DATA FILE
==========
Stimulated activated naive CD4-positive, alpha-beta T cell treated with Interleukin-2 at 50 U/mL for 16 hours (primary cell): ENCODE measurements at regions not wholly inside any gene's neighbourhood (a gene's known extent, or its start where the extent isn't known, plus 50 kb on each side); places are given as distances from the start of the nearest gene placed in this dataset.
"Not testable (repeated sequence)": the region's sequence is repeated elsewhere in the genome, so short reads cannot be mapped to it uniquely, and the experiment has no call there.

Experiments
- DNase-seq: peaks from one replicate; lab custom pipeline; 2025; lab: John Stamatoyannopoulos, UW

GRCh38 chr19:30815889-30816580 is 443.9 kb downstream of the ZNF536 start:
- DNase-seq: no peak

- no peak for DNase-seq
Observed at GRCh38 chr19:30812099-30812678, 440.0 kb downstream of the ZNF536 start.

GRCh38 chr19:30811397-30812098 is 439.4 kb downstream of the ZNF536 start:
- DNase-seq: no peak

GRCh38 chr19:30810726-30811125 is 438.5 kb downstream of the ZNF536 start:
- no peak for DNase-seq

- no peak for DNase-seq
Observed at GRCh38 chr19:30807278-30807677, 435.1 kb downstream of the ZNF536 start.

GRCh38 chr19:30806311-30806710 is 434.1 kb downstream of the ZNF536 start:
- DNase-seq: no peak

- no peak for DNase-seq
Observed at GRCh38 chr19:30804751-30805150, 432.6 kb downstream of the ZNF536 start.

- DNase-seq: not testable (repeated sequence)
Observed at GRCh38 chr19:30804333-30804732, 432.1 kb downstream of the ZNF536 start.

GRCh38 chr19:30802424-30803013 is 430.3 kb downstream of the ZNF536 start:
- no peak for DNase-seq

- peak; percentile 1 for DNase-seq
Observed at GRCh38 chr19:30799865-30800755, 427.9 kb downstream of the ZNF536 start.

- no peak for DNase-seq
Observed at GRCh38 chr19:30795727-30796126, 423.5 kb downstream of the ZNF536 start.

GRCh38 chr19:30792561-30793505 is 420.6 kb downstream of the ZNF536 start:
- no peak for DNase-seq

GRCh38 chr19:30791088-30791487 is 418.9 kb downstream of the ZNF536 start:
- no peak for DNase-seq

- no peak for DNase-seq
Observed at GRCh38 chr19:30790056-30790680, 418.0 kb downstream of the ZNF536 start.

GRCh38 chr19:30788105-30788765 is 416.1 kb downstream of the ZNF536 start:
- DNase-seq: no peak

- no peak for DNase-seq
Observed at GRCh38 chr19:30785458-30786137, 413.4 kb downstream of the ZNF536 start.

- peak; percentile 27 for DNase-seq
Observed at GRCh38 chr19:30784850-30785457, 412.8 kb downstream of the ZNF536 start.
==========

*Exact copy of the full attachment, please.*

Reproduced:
Stimulated activated naive CD4-positive, alpha-beta T cell treated with Interleukin-2 at 50 U/mL for 16 hours (primary cell): ENCODE measurements at regions not wholly inside any gene's neighbourhood (a gene's known extent, or its start where the extent isn't known, plus 50 kb on each side); places are given as distances from the start of the nearest gene placed in this dataset.
"Not testable (repeated sequence)": the region's sequence is repeated elsewhere in the genome, so short reads cannot be mapped to it uniquely, and the experiment has no call there.

Experiments
- DNase-seq: peaks from one replicate; lab custom pipeline; 2025; lab: John Stamatoyannopoulos, UW

GRCh38 chr19:30815889-30816580 is 443.9 kb downstream of the ZNF536 start:
- DNase-seq: no peak

- no peak for DNase-seq
Observed at GRCh38 chr19:30812099-30812678, 440.0 kb downstream of the ZNF536 start.

GRCh38 chr19:30811397-30812098 is 439.4 kb downstream of the ZNF536 start:
- DNase-seq: no peak

GRCh38 chr19:30810726-30811125 is 438.5 kb downstream of the ZNF536 start:
- no peak for DNase-seq

- no peak for DNase-seq
Observed at GRCh38 chr19:30807278-30807677, 435.1 kb downstream of the ZNF536 start.

GRCh38 chr19:30806311-30806710 is 434.1 kb downstream of the ZNF536 start:
- DNase-seq: no peak

- no peak for DNase-seq
Observed at GRCh38 chr19:30804751-30805150, 432.6 kb downstream of the ZNF536 start.

- DNase-seq: not testable (repeated sequence)
Observed at GRCh38 chr19:30804333-30804732, 432.1 kb downstream of the ZNF536 start.

GRCh38 chr19:30802424-30803013 is 430.3 kb downstream of the ZNF536 start:
- no peak for DNase-seq

- peak; percentile 1 for DNase-seq
Observed at GRCh38 chr19:30799865-30800755, 427.9 kb downstream of the ZNF536 start.

- no peak for DNase-seq
Observed at GRCh38 chr19:30795727-30796126, 423.5 kb downstream of the ZNF536 start.

GRCh38 chr19:30792561-30793505 is 420.6 kb downstream of the ZNF536 start:
- no peak for DNase-seq

GRCh38 chr19:30791088-30791487 is 418.9 kb downstream of the ZNF536 start:
- no peak for DNase-seq

- no peak for DNase-seq
Observed at GRCh38 chr19:30790056-30790680, 418.0 kb downstream of the ZNF536 start.

GRCh38 chr19:30788105-30788765 is 416.1 kb downstream of the ZNF536 start:
- DNase-seq: no peak

- no peak for DNase-seq
Observed at GRCh38 chr19:30785458-30786137, 413.4 kb downstream of the ZNF536 start.

- peak; percentile 27 for DNase-seq
Observed at GRCh38 chr19:30784850-30785457, 412.8 kb downstream of the ZNF536 start.